Protein is used by the body for building, repairing and maintaining tissues. Proteins are part of every cell, tissue, and organ in our bodies.
The body’s structural components, such as skin, muscles, bones, and organs, are made up in large part by protein. Many hormones and enzymes that function to regulate body processes and chemical reactions are made of protein. Protein is also used to make antibodies to fight disease
Proteins are made up of amino acids. There are 20 different amino acids needed by the body. Eight of these amino acids are considered essential because they are not able to be created by the body. Therefore, they must be obtain through our diet.
The cells in our bodies are constantly being repaired and replaced, thus using protein. The body is unable to store protein and so therefore it requires a daily supply of the amino acids to create new proteins. Therefore, protein makes up an important part of our daily food intake.
What Are the Different Types of Protein in the Diet?
There are different types of protein in our diet — complete and incomplete proteins.
A complete, or high quality protein, contains all eight of the essential amino acids in the amounts needed by the body. Foods rich in high-quality protein come from animal sources and so include meats, milk and other dairy products, and eggs. Foods made from soy, such as tofu and tempeh, are also high quality sources.
Ideally, approximately 75% of the protein that we consume should be high quality protein.
Dried beans and peas, grains, nuts and seeds also contain protein, although the protein in these plant based foods may be low in one or more essential amino acids. Therefore, they are known as incomplete proteins.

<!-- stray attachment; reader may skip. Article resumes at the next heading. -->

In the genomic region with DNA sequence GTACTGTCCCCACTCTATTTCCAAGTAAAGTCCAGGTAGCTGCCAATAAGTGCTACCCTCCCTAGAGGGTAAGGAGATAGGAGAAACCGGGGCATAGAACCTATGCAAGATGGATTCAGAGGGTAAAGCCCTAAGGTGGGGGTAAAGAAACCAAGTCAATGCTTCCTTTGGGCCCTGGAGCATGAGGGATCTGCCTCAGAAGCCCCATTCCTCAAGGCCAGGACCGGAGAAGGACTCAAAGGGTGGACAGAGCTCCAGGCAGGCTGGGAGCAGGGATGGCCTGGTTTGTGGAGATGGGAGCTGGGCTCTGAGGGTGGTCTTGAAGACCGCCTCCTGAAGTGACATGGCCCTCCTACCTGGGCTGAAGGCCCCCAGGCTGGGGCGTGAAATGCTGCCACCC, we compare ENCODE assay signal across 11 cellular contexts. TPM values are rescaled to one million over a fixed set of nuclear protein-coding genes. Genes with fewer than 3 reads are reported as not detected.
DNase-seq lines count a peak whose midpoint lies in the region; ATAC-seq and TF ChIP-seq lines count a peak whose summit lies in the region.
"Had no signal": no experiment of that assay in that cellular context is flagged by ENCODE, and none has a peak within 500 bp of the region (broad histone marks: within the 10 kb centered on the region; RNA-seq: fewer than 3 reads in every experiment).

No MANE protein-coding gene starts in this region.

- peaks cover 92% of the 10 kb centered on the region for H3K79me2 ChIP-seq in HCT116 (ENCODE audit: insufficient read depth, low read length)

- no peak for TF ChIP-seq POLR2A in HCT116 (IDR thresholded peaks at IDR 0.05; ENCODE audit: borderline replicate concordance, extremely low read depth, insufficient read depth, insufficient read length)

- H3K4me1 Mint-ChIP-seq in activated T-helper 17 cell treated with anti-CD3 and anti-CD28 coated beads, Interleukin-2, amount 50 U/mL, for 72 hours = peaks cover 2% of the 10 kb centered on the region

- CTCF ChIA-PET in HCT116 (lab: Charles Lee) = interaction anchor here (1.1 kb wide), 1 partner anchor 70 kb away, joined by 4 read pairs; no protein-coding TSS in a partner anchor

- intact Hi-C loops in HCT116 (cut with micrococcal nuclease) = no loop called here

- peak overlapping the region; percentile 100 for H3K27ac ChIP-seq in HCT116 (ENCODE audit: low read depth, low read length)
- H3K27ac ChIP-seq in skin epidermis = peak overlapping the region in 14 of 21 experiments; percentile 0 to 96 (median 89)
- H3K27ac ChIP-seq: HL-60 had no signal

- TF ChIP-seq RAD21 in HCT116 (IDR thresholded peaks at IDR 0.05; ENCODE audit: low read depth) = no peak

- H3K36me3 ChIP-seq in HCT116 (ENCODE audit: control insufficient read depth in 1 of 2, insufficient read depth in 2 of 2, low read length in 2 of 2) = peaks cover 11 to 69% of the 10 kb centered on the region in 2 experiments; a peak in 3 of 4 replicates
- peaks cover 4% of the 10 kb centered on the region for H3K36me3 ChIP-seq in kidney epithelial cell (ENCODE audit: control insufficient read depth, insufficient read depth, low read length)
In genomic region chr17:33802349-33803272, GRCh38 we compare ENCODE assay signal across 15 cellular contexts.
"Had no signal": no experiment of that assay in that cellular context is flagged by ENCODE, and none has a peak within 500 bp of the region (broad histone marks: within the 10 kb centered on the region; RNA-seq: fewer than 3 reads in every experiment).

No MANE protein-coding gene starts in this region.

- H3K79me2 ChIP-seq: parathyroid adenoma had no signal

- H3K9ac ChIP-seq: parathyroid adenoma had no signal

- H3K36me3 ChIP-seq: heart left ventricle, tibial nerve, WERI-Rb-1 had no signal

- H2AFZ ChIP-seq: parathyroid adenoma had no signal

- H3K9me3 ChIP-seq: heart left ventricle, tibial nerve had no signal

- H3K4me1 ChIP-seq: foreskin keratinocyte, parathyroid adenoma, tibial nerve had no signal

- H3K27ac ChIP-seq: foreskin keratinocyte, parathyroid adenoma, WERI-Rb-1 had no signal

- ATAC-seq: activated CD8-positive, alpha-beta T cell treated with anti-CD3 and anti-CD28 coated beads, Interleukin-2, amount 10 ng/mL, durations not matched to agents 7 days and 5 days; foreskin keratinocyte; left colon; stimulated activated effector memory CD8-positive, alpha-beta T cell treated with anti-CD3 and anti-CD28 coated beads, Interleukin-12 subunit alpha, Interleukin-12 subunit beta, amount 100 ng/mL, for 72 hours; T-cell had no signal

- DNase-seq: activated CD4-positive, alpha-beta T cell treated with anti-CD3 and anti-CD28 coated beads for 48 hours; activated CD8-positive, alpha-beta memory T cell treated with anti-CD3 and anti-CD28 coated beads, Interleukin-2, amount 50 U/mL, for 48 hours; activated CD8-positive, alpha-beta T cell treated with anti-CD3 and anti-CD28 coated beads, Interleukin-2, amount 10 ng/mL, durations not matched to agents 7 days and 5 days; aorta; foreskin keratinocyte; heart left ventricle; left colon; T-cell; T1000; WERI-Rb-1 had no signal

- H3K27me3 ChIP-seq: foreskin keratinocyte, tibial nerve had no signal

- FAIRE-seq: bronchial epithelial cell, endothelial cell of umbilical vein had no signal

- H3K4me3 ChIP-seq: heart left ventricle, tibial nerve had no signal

However, by combining any two types of incomplete plant based proteins, you are able to create a complete, high quality one. For example, a peanut butter sandwich combines grain protein from the bread with nut protein from the peanut butter to yield a complete protein.
Symptoms of insufficient protein intake:
· Loss of muscle mass that can cause physical weakness
· A weakened immune system
· Low mood
· Some individuals may even experience aggression
Top sources of protein:
· Beef – 56g (based on 8 oz steak)
· Chicken breast – 30g per breast
· Turkey – 28g per breast
· Fish – 22g per fillet
· Eggs – 6g
· Milk – 8g per 250ml
· Tofu – 20g per ½ cup
· Soya milk – 8g per ½ cup
· Kidney beans – 8g per ½ cup
· Chick peas & lentils 9g per ½ cup
· Almonds – 7g per ½ cup
· Quinoa – 14g per 100g serving
Recommended protein intake
It is suggested that the average adult consumes around 50 grams of protein per day. However, if you would prefer a more accurate way of measuring, you can calculate your required intake using the calculations below:
Body weight (kgs) x 0.8 or
Body weight (lbs) x 0.37
What is your current diet like at the moment, and what are your goals?